Max Chaudhary here again with another important update on Canadian immigration law. Today, we have a Further Overview: Bill C-71, which proposes significant changes to Canada’s citizenship laws.


Key Changes Proposed by Bill C-71


Bill C-71 aims to extend citizenship to those born outside of Canada to a Canadian parent in the second and subsequent generations. This bill also proposes to restore citizenship to any remaining “Lost Canadians.” These changes come in response to a 2023 Ontario Superior Court decision that found the 2009 amendment to the Citizenship Act unconstitutional.


Let’s break down the key changes proposed by Bill C-71.


Canadian citizen parents born outside of Canada will now be able to pass citizenship to their children born outside Canada, whether biological or adopted. Children born abroad in the second and subsequent generations will be able to apply directly for a Canadian citizenship certificate. For adopted children, they will need to apply for a grant of citizenship first and then obtain a citizenship certificate once approved.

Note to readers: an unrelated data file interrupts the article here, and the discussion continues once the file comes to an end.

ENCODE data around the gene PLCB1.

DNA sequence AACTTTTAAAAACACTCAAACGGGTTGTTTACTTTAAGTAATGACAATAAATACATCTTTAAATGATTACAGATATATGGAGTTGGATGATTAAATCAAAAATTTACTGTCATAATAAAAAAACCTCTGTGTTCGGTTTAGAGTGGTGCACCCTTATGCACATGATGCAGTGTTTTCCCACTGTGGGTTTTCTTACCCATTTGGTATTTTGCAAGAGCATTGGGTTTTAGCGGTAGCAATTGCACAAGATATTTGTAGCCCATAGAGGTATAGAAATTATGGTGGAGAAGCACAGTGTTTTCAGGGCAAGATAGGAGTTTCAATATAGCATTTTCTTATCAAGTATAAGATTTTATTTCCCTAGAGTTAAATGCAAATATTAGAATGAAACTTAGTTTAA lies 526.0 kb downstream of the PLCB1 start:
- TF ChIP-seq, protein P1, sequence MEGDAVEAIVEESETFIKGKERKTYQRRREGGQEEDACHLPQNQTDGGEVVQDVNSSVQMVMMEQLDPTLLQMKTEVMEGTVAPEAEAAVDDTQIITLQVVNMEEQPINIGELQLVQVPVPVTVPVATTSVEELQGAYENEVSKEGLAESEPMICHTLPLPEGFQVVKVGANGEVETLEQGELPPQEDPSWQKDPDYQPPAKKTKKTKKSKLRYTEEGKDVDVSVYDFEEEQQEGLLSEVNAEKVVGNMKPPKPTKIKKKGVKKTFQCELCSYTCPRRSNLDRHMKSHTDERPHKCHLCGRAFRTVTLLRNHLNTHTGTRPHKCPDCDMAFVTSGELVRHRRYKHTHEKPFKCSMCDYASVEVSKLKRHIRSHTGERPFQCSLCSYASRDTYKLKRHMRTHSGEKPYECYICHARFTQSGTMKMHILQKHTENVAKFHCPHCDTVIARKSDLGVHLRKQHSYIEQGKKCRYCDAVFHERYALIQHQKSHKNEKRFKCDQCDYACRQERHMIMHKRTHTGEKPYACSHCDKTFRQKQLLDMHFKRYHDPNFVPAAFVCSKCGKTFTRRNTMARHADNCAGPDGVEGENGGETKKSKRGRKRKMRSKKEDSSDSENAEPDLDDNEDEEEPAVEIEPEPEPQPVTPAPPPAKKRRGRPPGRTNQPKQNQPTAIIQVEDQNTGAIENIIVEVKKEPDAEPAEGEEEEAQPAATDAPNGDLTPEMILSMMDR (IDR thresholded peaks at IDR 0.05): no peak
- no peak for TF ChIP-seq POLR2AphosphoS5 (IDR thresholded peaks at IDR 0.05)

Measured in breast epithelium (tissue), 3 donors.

Substantial Connection Requirement


A crucial aspect of the new legislation is the substantial connection requirement. Canadians who wish to pass on citizenship to their children born after the legislation’s enactment will need to demonstrate that they have spent at least 1,095 days in Canada before their child’s birth or adoption. However, for children born before the legislation takes effect, there is no substantial connection requirement.


Addressing “Lost Canadians”


Bill C-71 also addresses the issue of “Lost Canadians.” These are individuals who either lost Canadian citizenship or were unable to acquire it due to certain sections of the Citizenship Act. Previous legislative amendments in 2009 and 2015 reinstated citizenship to many of these individuals, but some were still excluded. Bill C-71 aims to address these remaining cases, including those born outside Canada between February 15, 1977, and April 16, 1981, who did not apply to retain their citizenship before their 28th birthday.


Implementation Timeline


Once Bill C-71 is enacted, Canadians hoping to apply under the new rules will need to wait for royal assent and the release of the new application package and instructions. This could take some time, especially with Parliament’s upcoming summer break.




In conclusion, Bill C-71 is set to make significant changes to Canadian citizenship laws, extending citizenship to more people and addressing the issue of “Lost Canadians.” As we wait for further updates, it’s crucial to stay informed about these developments. Thank you for tuning in, and stay tuned for more updates on this important topic.

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